Ever since I was young I found myself fascinated with puzzles. Mainly the type of puzzles where you put things in some sort of order. I didn’t really realize how much I enjoy a simple relaxing puzzle until I finished making Sudoku In Space and started playing it. It has also made me realize my love of puzzles and why I’m gravitating toward making puzzle games.
Puzzles can be frustrating, but at the same time they can be relaxing. Once you get the hang of how to do a puzzle it can provide a meditative experience. Sudoku is a great puzzle for this type of response. It doesn’t take a lot to learn how to solve a Sudoku puzzle, but it does require a lot of your focus and attention. I tend to focus so well on the puzzle that I often don’t think of much else. In this respect it has been great once again playing Sudoku. It creates a nice, simple, and healthy escape. Once I near the completion of a Sudoku puzzle any frustration from the process melts away and I get a nice reward from it.
It’s impossible to control the world and put much order to it. Most people really enjoy order and avoid chaos as it can be a source of stress. Even if you’re not aware of it, nearly all of us are looking to put order to our worlds and avoid chaos and disorder. I feel that Sudoku is a great opportunity to experience this. You can’t control the world but you can solve a Sudoku puzzle.
Sudoku provides a therapeutic relief of stress by allowing you to put something into order. Sudoku In Space attempts to take this further by putting you in an outer space atmosphere with really great relaxing music by Adi Goldstein, twinkling special effects, and unintrusive sound effects. Allen the Alien welcomes you to his world of puzzles in space and I find it hard to stay away too long. Soon we plan to add a story for you to adventure with Allen through the universe so that the game provides a more unique and immersive experience than any Sudoku game has ever attempted.
While exploring my renewed interest in Sudoku I’ve found a plethora of articles on the benefits of Sudoku for your mind. My favorite, the meditative experience, is discussed above, but there are many others which I feel worth mentioning here:
- Sudoku can improve your memory – Since memory and logic work together so closely Sudoku enables you to use exercise them in a fun way. The memory component of Sudoku is not very taxing. You’re able to visually examine the game board for the missing numbers (or colors!), but whether you know it or not, you’re still exercising your memory. Especially when you’re eliminating colors or numbers as possibilities for a cell. As you become more familiar with Sudoku I’m sure you’ll find yourself relying on your memory more and more instead of penciling in guesses all too often.
- As with most puzzles Sudoku stimulates your mind. The way Sudoku does this is it gets you to constantly think logically about where the next number or color should be placed. Also, you might not be aware, but when solving a Sudoku puzzle you’re building an algorithm in your mind of how to solve the puzzle. The more you play the better this algorithm will become and the stronger your logic can become in every day tasks.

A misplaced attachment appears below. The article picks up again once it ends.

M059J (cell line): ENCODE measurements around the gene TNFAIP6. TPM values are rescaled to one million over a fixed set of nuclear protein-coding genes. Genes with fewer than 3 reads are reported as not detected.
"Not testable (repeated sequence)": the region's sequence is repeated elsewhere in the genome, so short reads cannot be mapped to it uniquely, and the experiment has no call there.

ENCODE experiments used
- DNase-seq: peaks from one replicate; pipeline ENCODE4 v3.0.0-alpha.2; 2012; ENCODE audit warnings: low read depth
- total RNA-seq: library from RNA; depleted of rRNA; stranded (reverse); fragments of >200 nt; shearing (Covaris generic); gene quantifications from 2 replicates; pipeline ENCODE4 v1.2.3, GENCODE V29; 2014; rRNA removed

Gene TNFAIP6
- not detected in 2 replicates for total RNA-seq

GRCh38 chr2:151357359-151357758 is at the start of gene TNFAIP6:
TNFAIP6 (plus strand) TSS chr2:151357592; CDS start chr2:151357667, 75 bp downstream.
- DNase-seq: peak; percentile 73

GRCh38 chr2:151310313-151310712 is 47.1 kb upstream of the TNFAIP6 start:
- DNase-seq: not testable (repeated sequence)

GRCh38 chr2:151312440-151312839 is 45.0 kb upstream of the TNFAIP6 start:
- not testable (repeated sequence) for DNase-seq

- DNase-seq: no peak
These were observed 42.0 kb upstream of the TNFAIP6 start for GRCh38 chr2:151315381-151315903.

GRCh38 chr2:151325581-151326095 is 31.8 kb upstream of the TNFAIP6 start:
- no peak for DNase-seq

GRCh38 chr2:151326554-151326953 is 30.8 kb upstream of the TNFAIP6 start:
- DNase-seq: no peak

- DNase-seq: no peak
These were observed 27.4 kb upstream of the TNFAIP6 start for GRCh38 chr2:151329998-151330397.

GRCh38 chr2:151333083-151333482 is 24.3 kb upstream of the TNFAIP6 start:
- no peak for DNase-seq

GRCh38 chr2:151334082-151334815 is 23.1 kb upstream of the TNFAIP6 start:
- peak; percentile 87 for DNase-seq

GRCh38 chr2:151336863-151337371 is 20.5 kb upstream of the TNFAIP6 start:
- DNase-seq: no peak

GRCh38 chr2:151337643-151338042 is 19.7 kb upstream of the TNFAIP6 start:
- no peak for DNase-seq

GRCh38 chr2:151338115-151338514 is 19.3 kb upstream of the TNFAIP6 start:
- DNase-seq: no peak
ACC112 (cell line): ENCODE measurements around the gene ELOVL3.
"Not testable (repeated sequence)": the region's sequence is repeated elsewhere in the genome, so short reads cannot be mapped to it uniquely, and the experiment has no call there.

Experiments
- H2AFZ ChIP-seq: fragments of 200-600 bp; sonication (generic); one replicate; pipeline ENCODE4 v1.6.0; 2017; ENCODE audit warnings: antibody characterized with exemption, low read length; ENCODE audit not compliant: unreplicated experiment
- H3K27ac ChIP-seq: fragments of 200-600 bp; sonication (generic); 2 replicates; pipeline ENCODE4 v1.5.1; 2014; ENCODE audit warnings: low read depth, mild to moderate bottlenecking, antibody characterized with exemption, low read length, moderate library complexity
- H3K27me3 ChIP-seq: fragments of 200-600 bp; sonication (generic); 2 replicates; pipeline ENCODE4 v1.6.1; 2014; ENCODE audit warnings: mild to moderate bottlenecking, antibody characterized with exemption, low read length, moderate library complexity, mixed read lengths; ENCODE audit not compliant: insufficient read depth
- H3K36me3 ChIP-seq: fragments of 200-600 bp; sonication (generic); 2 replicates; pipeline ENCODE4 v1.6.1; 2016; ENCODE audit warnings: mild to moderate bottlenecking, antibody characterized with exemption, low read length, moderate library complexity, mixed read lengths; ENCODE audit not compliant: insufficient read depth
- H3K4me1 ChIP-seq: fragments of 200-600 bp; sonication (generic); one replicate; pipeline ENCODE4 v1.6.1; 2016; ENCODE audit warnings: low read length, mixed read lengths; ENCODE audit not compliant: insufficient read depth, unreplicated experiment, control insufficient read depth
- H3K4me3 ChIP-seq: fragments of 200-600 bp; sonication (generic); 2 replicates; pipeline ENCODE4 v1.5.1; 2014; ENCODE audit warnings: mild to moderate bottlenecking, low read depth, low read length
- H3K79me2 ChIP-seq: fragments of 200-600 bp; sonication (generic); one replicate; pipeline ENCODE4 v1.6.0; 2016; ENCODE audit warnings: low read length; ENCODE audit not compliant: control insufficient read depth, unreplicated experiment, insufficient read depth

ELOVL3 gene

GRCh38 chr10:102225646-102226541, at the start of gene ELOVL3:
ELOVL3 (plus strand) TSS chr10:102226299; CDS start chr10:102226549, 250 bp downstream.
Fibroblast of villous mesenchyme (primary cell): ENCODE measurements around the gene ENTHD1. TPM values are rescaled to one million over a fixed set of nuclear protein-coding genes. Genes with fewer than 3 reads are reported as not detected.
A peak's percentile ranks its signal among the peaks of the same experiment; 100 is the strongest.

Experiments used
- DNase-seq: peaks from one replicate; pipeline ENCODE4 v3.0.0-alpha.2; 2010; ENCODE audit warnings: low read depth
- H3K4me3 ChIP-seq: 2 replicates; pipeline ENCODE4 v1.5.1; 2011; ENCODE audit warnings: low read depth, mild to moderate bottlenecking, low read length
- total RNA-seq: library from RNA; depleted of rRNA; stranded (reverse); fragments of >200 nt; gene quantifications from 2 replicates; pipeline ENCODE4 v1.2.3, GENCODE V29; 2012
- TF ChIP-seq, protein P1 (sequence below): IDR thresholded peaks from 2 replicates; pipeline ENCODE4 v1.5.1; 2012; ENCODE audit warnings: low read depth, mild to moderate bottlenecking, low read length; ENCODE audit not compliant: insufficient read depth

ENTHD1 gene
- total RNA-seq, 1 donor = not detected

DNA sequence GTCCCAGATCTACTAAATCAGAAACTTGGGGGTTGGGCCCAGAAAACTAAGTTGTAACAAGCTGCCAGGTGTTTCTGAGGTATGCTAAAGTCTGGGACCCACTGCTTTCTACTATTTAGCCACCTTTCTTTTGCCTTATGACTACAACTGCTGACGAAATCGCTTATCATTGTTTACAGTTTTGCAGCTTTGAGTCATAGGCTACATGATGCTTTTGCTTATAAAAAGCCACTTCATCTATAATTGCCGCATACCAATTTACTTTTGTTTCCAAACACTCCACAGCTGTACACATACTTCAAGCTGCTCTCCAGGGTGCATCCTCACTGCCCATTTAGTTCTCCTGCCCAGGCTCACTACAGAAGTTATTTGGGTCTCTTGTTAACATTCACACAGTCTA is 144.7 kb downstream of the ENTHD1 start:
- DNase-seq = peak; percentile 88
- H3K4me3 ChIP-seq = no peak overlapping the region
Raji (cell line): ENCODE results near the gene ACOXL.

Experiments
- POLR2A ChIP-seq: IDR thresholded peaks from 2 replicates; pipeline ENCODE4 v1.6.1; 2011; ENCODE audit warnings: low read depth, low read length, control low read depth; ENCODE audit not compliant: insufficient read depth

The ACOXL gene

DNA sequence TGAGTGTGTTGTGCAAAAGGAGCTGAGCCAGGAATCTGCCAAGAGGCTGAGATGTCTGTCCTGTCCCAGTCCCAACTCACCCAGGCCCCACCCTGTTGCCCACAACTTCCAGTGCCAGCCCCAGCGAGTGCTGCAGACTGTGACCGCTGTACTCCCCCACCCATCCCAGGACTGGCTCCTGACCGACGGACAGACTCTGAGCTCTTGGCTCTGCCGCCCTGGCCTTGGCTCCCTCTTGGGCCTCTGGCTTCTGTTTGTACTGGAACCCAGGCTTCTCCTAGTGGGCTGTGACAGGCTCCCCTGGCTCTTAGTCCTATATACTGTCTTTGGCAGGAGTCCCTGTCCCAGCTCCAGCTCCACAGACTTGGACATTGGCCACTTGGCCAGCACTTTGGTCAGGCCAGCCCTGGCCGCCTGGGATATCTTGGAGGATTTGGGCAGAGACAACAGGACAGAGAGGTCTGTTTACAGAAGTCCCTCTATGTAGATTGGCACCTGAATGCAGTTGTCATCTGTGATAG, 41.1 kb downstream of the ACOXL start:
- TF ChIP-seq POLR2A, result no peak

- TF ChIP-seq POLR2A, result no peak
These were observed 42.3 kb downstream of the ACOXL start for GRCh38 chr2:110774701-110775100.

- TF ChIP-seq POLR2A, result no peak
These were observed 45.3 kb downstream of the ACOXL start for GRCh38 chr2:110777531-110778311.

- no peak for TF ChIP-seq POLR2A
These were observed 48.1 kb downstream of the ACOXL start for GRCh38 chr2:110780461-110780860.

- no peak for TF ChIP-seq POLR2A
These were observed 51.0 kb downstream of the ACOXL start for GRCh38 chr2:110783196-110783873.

- Sudoku also will help decrease your decision making time. After playing a few puzzles you will notice that the time to solve the puzzle is taking less and you’re able to make decisions quicker. At the same time your concentration level is increasing because the game requires most, if not all, of your attention. Your re-focus skills are also being sharpened because when you put down the game you can quickly jump back into it and keep going where you left off. The more you do this the more you’ll notice the benefit.
- For a long time I have known that puzzles and other brain exercises help in reducing the chance of Alzheimer’s. However, I was not aware that games like Sudoku have been found very beneficial in strengthening your “cognitive reserve” which can help to lessen the effects of schizophrenia, bipolar disorder, and depression (see Sudoku to Beat Schizophrenia – D. Bradley). It has also been claimed that Sudoku may even increase your IQ (see Solving Sudoku Helps Improve IQ). I’m amazed that puzzles can have this great of an effect on the mind.
One of the design goals of Sudoku In Space was to make Sudoku more appealing to children and people who don’t like numbers. We provide a small set of 4×4 puzzles so that someone who’s never played can get some experience without being overwhelmed. The space theme, bright colors and cheerful effects are there to give the game a bit more interest than the typical plain Sudoku game where it is just numbers in a grid. I really wanted to try to bring color Sudoku to the forefront with this game, because I know that, for many, just seeing numbers in a game can be a complete turn off. I’ve been pleasantly surprised at how many people are playing with just the colors. It has also been interesting to me personally to see how much faster I can solve a puzzle when the numbers are on because I have both numbers and colors to rely on.
With so many games out there that simply provide distractions, I strongly believe that Sudoku In Space supplies players with more than just a distraction – it strengthens your mind! There’s nothing like improving yourself while having fun. It’s one of my favorite things to do and I hope to share that passion with the world as Napland Games creates more puzzle games in the future. I have many puzzle games planned for you all and I hope that they will be just as interesting (if not more) than Sudoku In Space. The next game I’m working on right now is a “Simon Says” / copy cat style game where you’re tasked with disarming time bombs. I’m not certain that the cognitive benefits will be as great as they are with Sudoku In Space, but I hope that we can provide a fun and challenging experience that also helps to strengthen your mind.
As always, thanks for reading!